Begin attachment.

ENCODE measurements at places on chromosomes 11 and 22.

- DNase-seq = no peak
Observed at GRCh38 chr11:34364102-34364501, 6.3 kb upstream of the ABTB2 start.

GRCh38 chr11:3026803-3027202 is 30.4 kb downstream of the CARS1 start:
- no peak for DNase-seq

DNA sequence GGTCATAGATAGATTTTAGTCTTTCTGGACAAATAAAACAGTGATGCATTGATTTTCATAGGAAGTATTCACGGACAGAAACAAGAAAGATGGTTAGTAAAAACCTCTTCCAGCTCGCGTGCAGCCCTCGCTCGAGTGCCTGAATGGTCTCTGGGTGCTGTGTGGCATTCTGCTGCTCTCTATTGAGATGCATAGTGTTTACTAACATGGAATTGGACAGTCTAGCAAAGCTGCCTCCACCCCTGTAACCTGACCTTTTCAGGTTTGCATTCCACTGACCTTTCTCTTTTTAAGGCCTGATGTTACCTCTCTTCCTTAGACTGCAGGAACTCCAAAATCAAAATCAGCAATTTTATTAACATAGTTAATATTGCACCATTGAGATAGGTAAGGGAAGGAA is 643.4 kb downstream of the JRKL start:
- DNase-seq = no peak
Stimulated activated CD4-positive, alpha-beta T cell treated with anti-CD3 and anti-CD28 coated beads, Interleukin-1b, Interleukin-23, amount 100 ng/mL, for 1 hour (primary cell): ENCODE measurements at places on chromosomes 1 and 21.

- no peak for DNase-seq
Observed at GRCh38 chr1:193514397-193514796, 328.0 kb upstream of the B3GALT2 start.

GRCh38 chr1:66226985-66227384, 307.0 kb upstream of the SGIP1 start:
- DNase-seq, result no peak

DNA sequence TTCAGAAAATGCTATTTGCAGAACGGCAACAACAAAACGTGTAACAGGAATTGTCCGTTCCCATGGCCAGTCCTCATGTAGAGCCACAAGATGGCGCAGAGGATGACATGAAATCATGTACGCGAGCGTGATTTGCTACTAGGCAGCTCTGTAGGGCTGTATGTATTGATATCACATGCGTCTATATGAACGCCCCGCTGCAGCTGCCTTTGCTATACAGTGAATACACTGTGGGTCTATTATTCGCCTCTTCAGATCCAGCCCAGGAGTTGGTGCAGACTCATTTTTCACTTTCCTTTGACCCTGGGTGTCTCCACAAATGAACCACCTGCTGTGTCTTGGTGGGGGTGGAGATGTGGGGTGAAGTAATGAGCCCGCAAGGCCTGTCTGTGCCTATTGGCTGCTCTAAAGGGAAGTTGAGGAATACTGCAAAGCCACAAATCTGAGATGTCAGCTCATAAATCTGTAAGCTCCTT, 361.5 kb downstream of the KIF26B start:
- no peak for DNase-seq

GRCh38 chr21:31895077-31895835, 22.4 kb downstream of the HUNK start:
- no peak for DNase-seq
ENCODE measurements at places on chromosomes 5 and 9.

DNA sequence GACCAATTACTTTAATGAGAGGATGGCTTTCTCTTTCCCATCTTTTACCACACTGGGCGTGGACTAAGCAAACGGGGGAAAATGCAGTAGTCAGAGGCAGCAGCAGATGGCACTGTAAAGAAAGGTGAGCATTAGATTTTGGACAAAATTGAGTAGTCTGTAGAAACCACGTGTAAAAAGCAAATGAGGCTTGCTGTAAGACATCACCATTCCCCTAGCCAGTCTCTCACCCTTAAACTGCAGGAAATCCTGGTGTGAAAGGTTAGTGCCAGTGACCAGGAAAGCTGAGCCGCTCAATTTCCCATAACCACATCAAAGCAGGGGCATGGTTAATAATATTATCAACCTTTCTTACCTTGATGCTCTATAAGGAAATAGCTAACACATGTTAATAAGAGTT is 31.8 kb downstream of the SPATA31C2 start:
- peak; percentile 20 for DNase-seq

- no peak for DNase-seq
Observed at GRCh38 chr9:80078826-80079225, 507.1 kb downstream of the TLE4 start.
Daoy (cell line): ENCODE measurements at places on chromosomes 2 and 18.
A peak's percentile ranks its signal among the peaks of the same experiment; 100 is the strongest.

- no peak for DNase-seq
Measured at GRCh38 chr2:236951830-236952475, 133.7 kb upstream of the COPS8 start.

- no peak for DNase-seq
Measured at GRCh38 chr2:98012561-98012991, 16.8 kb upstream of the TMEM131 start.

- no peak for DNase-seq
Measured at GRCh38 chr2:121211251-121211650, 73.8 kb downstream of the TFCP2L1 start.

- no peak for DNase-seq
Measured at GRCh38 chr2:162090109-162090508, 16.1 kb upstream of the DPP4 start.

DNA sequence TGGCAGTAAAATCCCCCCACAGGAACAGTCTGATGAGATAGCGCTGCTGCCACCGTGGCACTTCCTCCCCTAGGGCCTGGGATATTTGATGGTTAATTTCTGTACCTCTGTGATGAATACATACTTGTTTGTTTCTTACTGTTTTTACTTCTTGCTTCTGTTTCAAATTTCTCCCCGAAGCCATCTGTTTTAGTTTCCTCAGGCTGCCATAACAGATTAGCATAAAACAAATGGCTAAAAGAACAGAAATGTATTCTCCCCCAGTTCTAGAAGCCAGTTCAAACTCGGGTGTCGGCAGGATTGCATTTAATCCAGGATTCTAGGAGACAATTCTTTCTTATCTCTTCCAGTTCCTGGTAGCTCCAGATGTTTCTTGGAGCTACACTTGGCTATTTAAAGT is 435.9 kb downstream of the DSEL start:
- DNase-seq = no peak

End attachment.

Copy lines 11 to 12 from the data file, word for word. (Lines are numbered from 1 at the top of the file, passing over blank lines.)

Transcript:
GRCh38 chr1:66226985-66227384, 307.0 kb upstream of the SGIP1 start:
- DNase-seq, result no peak